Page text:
"The Last Unicorn" is an animated, G-rated children’s film released in 1982. The film is set to a soundtrack of ballads by Jimmy Webb, performed by the band America. It is based on the 1968 novel by Peter S. Beagle, who also wrote the adapted screenplay. The time and place are unnamed, but it seems to be set in an agrarian Europe, and the detailed, handpainted animation is inspired by a medieval aesthetic. Voice talents include Jeff Bridges, Mia Farrow, and Angela Lansbury.
The story's conflict is straightforward. Suddenly realizing she has been the sole member of her species within her forest for a long time, the unicorn leaves the safety of its groves, risking mortality on the outside to discover what has become of the other unicorns. She gradually learns that they have been chased by an illusory magical animal into the clutches of a cruel human king. She is not the last unicorn, after all – only the last free one.
The unicorn soon befriends a young aspiring male magician, Schmendrick, an all-around nice guy of unassuming character and unflappable demeanor. Schmendrick does not actively study magic. Rather, like Luke Skywalker in Star Wars, he awaits his coming-of-age transformation when he will learn to use the Force that already surrounds him. A grizzly young woman, Molly, is inspired by the unicorn's very being and leaves her pack of vagabonds to accompany Schmendrick and the unicorn on their quest.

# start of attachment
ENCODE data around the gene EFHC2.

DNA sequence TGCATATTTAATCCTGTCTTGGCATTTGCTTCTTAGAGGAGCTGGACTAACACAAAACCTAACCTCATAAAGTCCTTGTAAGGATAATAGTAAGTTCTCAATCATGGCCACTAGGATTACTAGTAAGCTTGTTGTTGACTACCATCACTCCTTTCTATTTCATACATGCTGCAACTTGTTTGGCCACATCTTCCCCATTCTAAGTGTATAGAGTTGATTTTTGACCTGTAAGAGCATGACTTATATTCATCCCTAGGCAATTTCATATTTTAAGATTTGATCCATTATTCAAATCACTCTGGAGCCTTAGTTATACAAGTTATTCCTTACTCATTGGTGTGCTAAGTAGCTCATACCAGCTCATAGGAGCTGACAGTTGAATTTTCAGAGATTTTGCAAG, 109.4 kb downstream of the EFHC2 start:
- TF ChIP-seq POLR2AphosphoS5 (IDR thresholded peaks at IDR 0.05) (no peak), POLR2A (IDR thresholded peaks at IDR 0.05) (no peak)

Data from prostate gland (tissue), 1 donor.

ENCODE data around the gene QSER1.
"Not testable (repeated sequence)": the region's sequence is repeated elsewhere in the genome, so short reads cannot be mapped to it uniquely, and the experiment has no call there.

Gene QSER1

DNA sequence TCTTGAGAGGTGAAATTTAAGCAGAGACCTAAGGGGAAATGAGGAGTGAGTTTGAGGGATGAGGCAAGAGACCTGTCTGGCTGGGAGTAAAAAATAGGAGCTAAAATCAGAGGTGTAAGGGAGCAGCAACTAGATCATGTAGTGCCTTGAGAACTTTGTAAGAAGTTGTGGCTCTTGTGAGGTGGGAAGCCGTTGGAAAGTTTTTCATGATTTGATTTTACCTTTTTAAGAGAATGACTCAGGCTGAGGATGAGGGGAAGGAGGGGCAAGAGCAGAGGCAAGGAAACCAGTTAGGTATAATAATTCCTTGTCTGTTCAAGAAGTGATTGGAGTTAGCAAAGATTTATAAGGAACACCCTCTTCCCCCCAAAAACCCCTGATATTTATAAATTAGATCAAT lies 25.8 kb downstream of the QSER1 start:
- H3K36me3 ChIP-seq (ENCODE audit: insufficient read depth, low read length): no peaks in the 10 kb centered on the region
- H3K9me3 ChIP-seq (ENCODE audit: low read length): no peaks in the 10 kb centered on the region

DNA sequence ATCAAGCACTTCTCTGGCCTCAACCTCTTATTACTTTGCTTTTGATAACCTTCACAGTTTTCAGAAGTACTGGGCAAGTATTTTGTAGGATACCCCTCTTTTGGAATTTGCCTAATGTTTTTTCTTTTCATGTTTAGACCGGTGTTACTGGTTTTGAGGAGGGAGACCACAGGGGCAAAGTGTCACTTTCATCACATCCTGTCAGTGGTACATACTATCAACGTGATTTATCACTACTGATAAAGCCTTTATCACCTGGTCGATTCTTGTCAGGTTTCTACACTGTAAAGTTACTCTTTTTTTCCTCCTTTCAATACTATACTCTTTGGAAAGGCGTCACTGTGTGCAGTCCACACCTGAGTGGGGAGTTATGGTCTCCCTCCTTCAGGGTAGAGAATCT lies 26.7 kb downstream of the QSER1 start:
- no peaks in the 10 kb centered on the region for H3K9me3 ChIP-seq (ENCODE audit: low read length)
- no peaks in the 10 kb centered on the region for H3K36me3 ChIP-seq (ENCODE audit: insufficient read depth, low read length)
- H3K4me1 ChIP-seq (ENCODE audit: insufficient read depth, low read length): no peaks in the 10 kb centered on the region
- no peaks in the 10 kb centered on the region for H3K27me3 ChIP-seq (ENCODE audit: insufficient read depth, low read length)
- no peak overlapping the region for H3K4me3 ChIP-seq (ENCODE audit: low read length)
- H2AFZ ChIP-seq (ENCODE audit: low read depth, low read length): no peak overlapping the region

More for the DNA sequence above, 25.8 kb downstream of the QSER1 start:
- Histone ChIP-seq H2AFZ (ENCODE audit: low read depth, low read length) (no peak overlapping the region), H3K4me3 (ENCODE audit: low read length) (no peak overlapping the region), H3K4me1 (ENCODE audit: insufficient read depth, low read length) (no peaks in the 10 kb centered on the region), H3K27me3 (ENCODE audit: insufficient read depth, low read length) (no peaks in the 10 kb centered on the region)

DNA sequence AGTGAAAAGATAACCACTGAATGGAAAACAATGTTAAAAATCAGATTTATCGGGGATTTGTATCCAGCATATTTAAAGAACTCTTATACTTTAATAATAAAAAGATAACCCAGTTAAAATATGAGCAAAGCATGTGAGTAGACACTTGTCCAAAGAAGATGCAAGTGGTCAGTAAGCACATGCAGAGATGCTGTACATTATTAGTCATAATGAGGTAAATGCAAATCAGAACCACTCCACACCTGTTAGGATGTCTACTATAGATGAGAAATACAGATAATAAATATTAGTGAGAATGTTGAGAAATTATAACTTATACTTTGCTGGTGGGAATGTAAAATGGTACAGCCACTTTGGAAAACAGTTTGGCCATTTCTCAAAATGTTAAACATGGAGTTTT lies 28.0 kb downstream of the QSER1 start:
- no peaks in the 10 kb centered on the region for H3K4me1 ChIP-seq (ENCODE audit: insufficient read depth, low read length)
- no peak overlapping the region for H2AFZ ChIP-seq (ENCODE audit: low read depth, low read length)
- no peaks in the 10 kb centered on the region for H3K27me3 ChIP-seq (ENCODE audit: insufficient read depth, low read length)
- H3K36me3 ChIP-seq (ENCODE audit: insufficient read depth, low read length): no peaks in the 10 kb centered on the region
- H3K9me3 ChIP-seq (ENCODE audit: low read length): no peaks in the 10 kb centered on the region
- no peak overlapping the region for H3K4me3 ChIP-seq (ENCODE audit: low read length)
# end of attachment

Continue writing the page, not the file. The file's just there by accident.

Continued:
"The Last Unicorn" presents complex themes about how people can change over time yet always are called back by their true nature or their original quest. It shows that things are not always what they seem, and that some people are trustworthy while others are not. It is an unusual film that children will be able to watch more than once while continuing to learn from it, and it is also rather entertaining for adults. It is also refreshing to see old-school animation without the extensively computerized graphics that have become popular today.
Image: "A mare" (1827), possibly a study for "L`Amour de Cheval", by artist James Ward, in the Tate Gallery.
© Public domain. Google Art Project. Wikimedia Commons.